Study: Bathing patients in antibacterial agent protects against 'superbugs'

Researchers may have discovered another weapon in hospitals' ongoing fight against drug-resistant organisms. A new study published in Critical Care Medicine concludes that bathing hospital patients with a weak solution of chlorhexidine--the agent used by surgeons to scrub in before operations--could protect them against "superbug" infections like MRSA and vancomycin-resistant Enterococci.

Giving critically-ill hospital patients a sponge-bath with a 4 percent solution of chlorhexidine could lower bloodstream infections by as much as 73 percent, researchers said.

After instituting this program, which compared 2,650 chlorhexidine-bathed patients with 2,670 patients who bathed with soap and water, weekly swab tests at six different hospitals found 32 percent less MRSA cases and 50 percent fewer cases of vancomycin-resistant Enterococci in the patients who bathed using chlorhexidine.

While the researchers didn't project how much such reductions in infection could save U.S. hospitals if instituted nationwide, it seems likely that the number would be large. This looks like an exciting discovery.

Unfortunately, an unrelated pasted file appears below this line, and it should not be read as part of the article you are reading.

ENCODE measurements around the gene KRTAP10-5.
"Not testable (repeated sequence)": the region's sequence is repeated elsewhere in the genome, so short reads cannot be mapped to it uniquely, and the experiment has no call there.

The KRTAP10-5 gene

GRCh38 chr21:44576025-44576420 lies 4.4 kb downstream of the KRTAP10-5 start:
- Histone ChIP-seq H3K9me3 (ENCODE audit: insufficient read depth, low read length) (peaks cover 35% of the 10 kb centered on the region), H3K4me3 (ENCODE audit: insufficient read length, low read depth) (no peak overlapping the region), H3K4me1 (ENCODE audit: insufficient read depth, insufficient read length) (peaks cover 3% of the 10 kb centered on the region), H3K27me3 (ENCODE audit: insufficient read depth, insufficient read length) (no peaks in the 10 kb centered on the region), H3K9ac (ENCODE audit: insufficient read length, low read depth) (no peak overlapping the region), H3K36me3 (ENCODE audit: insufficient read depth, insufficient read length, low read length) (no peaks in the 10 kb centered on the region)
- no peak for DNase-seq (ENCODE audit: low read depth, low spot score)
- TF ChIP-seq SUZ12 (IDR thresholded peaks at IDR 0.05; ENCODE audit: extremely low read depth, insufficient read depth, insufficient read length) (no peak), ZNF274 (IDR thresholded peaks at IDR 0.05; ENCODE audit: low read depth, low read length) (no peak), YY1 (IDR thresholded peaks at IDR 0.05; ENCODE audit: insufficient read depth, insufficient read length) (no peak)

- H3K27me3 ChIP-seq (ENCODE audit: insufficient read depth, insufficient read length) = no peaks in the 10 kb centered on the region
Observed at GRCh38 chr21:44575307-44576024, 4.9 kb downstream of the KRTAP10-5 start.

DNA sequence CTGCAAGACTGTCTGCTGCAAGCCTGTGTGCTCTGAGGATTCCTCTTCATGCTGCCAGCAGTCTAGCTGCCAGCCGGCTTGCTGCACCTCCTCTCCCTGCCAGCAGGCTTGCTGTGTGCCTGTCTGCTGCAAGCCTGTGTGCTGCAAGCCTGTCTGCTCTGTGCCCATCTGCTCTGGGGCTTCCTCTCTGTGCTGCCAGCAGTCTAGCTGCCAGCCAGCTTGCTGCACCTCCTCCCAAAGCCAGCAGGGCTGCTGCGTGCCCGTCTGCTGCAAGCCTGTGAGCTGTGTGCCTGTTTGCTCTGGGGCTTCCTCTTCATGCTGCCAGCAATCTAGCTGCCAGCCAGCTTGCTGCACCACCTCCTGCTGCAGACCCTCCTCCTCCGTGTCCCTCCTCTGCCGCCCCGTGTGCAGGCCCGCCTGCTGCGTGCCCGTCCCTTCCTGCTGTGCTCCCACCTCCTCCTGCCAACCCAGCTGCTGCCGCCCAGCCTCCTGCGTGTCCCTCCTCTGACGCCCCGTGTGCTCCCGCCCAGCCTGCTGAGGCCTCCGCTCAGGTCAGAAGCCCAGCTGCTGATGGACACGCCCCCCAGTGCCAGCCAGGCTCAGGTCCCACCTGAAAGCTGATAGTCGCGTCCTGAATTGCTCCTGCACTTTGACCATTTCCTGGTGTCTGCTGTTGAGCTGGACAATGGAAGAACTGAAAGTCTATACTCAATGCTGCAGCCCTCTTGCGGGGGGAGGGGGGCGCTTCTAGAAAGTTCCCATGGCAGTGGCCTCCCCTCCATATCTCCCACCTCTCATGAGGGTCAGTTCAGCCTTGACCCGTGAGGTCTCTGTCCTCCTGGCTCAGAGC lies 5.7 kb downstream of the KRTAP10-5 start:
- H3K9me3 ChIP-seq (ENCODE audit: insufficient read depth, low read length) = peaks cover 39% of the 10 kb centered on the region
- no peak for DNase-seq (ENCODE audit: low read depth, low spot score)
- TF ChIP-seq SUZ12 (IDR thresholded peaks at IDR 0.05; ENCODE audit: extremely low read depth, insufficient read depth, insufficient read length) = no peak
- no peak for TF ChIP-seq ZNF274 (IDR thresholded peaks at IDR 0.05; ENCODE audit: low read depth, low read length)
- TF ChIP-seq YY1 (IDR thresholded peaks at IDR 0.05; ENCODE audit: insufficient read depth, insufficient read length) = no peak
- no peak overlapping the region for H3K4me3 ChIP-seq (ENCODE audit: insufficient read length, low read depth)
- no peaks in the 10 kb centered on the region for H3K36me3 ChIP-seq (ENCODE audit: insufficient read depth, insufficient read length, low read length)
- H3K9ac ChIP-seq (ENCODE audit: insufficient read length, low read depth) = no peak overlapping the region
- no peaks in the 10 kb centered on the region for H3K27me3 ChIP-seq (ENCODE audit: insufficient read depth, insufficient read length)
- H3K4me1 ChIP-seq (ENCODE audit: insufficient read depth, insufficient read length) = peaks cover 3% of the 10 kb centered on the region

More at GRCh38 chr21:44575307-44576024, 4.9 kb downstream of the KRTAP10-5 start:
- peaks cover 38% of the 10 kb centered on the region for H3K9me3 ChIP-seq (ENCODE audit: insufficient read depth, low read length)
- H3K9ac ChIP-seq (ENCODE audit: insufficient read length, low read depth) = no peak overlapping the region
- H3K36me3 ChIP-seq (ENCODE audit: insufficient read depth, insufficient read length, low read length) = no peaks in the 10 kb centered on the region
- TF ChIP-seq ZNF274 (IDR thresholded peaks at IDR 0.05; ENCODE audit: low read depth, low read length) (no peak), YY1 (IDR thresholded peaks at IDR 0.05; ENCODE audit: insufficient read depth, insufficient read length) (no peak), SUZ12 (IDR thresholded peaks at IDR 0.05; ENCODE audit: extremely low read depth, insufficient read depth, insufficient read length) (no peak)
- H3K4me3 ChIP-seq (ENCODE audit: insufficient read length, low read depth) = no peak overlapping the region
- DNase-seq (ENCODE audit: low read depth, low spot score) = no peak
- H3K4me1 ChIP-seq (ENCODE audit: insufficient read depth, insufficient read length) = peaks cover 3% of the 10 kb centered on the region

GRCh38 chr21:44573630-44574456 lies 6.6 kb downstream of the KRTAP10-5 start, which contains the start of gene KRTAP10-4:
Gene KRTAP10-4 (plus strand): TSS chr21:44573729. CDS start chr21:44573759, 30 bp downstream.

To learn more about the study:
- read this UPI piece

Related Articles:
Study: Community MRSA infection rates increasing
Community MRSA getting more dangerous, CDC says
Report: MRSA moving out of healthcare settings
MRSA-CA danger to healthcare workers

Suggested Articles

The profit margins and management of Community Health Group raise questions about oversight of managed care insurers.

Financial experts are warning practices about the pitfalls of promoting medical credit cards to their patients.

A proposed rule issued by HHS on Tuesday would expand short-term coverage, a move Seema Verma said will have "virtually no impact" on ACA premiums.